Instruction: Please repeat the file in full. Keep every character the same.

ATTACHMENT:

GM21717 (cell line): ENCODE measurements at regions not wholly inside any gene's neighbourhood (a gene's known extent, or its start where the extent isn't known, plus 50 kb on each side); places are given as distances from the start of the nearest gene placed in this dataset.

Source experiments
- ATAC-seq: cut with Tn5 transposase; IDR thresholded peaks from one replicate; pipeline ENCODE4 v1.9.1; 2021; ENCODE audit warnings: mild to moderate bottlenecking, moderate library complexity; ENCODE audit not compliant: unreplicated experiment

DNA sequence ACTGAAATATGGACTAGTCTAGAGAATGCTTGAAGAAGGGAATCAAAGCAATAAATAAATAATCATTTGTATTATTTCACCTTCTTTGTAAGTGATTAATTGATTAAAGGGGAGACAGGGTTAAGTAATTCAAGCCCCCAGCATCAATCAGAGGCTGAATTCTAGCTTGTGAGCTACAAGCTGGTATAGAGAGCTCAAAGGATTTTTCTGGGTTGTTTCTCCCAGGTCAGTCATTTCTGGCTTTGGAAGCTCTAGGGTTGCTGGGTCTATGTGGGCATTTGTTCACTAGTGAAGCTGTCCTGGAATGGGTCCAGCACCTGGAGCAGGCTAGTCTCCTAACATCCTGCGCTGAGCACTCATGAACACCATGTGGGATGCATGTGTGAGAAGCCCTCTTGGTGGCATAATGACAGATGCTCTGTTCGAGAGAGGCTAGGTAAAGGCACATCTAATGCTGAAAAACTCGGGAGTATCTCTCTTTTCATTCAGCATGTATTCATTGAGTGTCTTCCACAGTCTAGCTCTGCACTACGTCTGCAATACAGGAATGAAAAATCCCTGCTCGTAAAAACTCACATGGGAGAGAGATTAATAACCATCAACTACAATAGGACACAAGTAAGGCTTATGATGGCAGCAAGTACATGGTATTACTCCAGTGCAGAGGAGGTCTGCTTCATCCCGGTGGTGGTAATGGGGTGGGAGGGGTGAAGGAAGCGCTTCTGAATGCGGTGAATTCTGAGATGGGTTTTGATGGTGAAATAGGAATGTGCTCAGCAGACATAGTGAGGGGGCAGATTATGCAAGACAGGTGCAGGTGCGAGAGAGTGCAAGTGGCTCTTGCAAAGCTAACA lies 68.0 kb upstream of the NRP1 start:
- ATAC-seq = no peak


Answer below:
GM21717 (cell line): ENCODE measurements at regions not wholly inside any gene's neighbourhood (a gene's known extent, or its start where the extent isn't known, plus 50 kb on each side); places are given as distances from the start of the nearest gene placed in this dataset.

Source experiments
- ATAC-seq: cut with Tn5 transposase; IDR thresholded peaks from one replicate; pipeline ENCODE4 v1.9.1; 2021; ENCODE audit warnings: mild to moderate bottlenecking, moderate library complexity; ENCODE audit not compliant: unreplicated experiment

DNA sequence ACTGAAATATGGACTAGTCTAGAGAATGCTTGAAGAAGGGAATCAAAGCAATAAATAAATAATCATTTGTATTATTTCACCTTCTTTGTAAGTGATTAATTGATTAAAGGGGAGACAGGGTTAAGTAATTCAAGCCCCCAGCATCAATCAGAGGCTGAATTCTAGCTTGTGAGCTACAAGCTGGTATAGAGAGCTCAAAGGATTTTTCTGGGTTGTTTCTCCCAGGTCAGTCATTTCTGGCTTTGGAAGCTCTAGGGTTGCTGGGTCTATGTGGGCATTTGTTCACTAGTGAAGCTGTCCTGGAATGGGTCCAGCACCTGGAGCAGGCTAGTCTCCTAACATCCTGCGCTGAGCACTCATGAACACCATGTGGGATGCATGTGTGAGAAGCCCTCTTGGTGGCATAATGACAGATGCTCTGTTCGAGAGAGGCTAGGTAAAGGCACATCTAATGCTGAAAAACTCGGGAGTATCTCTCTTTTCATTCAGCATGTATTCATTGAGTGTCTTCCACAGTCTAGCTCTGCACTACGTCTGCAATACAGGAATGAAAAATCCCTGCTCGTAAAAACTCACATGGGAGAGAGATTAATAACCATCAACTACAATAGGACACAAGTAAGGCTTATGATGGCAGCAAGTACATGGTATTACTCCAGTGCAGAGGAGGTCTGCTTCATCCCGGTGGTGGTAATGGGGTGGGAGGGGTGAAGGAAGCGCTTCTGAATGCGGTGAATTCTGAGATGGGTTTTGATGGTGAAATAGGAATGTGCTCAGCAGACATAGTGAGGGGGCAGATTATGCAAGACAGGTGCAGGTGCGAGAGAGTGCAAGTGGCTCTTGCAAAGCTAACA lies 68.0 kb upstream of the NRP1 start:
- ATAC-seq = no peak